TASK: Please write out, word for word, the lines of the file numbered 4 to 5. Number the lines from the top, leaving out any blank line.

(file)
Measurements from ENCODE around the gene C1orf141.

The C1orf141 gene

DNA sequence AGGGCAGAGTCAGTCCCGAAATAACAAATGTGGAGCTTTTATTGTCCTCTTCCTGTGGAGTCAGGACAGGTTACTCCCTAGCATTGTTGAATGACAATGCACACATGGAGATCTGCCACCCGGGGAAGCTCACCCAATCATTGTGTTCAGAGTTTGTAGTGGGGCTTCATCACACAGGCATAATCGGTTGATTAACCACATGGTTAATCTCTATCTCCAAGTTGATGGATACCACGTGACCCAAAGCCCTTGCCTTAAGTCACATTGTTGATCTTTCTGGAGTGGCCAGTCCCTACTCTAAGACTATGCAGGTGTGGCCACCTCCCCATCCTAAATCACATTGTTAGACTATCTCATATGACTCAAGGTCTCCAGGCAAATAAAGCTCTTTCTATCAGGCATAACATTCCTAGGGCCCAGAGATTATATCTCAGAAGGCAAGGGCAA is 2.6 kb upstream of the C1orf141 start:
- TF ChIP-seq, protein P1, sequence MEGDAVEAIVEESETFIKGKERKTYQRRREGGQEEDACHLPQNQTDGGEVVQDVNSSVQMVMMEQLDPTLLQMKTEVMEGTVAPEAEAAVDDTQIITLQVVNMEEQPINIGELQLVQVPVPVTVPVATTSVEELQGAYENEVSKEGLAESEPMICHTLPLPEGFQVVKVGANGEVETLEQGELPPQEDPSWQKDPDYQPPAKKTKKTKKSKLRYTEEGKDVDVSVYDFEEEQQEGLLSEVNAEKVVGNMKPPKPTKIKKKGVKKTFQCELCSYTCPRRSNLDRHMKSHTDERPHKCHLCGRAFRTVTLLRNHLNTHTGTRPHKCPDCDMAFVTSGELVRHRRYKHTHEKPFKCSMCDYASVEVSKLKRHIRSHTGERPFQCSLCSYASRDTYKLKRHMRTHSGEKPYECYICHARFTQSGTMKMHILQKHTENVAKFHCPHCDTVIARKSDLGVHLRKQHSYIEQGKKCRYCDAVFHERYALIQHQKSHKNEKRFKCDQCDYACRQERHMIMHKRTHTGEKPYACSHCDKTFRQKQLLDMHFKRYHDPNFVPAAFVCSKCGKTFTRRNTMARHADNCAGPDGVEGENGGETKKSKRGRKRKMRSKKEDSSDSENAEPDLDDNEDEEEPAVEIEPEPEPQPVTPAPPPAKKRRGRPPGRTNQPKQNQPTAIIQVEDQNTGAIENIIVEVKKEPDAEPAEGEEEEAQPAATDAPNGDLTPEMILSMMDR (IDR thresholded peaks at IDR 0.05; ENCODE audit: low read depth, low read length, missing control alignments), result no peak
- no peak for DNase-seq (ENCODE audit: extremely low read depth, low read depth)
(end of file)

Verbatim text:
- TF ChIP-seq, protein P1, sequence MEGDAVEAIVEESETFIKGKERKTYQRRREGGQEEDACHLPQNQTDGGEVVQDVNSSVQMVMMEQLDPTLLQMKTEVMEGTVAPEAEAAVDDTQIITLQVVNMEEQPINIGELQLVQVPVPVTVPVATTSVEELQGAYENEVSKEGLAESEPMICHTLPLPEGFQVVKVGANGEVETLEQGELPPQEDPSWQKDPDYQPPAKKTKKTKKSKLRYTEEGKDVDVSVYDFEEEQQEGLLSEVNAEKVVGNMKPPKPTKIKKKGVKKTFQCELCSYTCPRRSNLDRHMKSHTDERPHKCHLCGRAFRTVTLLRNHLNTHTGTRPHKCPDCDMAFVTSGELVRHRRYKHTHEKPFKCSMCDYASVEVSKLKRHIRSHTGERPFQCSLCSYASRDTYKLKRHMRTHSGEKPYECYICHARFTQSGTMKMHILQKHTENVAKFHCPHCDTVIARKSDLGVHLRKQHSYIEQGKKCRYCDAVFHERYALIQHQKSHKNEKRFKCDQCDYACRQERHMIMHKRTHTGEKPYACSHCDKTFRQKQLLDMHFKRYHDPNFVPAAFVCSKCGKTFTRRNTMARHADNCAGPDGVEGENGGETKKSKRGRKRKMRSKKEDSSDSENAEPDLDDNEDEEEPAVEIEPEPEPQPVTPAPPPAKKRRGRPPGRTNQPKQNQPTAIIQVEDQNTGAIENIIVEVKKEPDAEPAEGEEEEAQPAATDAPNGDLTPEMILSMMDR (IDR thresholded peaks at IDR 0.05; ENCODE audit: low read depth, low read length, missing control alignments), result no peak
- no peak for DNase-seq (ENCODE audit: extremely low read depth, low read depth)